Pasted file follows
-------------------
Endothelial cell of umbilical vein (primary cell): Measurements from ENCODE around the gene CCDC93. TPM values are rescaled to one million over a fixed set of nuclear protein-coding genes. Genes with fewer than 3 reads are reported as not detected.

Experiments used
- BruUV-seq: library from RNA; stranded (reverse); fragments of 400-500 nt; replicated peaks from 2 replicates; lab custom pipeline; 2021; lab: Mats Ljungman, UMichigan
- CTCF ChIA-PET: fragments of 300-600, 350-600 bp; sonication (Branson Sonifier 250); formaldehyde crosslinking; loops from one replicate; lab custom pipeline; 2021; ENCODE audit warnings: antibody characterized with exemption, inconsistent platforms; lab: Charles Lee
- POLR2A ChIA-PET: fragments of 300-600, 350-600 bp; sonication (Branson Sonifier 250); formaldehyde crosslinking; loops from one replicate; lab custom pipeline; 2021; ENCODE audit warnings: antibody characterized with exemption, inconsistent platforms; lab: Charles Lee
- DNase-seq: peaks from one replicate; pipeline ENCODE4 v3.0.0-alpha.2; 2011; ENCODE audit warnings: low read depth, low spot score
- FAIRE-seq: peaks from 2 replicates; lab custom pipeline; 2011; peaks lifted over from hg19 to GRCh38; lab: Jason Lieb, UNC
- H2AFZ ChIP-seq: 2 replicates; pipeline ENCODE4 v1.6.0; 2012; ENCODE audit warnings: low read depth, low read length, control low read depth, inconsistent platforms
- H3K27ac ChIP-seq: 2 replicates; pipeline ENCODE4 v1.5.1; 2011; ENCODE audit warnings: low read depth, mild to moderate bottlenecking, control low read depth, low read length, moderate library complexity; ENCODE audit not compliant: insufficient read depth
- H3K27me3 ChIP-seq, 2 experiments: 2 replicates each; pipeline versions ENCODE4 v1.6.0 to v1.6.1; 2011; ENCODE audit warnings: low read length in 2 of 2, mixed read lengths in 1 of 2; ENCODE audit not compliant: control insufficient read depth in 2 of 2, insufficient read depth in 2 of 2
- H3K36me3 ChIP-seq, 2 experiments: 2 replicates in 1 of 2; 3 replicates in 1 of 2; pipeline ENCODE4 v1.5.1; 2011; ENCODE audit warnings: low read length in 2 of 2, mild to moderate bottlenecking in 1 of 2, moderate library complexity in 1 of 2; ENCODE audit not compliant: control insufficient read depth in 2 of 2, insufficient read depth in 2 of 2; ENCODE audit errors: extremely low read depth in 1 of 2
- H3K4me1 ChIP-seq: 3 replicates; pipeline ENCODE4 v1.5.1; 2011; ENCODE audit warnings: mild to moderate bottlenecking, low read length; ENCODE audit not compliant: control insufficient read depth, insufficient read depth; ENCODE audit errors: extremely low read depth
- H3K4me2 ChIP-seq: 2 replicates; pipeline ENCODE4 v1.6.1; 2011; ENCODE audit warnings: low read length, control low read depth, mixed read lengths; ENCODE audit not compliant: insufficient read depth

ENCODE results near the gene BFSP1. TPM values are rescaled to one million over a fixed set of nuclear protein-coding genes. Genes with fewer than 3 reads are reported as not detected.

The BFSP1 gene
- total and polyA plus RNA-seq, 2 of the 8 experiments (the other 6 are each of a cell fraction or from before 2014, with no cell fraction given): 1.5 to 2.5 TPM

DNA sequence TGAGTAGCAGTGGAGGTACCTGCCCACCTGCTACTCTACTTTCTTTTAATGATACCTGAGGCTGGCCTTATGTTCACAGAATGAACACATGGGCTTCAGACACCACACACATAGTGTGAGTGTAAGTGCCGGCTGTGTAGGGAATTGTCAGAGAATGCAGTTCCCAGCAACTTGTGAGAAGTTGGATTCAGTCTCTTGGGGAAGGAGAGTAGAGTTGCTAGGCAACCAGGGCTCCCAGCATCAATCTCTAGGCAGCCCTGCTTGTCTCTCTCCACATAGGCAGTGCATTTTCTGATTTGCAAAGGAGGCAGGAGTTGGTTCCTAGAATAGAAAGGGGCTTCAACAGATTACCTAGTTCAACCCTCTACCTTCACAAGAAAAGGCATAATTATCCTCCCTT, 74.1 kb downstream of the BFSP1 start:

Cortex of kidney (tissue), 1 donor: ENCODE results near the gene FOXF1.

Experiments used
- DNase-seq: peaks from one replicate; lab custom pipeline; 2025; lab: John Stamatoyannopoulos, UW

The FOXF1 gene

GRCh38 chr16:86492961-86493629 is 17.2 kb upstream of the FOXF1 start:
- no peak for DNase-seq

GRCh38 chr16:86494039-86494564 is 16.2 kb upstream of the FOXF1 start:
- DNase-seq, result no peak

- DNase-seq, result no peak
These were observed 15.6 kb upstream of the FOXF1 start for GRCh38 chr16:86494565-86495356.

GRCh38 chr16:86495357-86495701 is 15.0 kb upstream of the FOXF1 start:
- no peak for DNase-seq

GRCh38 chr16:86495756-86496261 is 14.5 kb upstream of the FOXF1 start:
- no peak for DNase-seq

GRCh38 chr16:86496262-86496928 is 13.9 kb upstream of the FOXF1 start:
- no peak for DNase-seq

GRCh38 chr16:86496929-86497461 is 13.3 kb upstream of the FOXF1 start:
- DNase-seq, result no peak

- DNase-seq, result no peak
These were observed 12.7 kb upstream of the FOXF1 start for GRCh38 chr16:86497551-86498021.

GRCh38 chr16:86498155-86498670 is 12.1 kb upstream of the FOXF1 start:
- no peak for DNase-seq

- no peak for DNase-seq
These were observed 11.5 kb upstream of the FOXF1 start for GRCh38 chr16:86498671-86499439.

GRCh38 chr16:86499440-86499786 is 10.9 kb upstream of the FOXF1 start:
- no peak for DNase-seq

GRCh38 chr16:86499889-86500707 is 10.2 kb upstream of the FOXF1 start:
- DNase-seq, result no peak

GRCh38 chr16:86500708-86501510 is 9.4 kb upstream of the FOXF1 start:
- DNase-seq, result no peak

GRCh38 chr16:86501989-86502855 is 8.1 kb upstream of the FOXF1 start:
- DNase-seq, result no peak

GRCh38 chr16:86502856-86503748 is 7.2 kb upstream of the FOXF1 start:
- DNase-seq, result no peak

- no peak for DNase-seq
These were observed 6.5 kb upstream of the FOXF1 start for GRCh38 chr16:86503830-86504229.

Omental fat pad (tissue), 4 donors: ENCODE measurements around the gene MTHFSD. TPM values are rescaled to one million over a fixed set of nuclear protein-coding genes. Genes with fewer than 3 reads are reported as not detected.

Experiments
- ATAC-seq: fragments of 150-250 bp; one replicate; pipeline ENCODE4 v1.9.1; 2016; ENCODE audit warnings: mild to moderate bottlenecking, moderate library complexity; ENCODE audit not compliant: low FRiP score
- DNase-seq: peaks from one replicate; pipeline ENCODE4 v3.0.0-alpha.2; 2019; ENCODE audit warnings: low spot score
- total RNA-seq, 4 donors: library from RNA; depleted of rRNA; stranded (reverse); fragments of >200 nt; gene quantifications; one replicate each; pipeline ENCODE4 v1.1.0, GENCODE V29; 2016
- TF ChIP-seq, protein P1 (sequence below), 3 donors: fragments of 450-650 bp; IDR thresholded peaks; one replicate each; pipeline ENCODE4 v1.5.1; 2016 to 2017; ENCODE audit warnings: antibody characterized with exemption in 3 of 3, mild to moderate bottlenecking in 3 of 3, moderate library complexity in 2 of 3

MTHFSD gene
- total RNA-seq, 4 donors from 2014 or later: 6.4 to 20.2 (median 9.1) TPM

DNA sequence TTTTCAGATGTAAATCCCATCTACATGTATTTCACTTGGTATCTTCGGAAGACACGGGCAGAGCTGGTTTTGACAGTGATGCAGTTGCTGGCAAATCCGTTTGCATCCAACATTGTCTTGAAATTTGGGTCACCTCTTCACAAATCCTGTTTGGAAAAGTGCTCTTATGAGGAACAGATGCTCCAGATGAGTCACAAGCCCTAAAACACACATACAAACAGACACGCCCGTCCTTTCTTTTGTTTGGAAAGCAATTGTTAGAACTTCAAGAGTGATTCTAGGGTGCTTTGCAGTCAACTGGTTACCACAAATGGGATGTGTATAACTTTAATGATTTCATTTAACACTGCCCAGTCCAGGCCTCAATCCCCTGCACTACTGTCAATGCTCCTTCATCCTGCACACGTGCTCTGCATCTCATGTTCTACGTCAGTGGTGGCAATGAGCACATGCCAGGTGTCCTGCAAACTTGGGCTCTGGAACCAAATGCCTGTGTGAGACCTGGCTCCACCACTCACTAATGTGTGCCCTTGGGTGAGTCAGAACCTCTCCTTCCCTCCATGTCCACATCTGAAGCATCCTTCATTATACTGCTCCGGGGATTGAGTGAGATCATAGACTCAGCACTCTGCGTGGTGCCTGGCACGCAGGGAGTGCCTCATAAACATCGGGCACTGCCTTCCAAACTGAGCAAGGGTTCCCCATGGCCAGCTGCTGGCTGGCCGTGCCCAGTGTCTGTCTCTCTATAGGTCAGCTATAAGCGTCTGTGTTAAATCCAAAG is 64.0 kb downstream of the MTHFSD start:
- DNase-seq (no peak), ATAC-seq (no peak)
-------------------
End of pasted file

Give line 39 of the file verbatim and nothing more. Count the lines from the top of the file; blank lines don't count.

- no peak for DNase-seq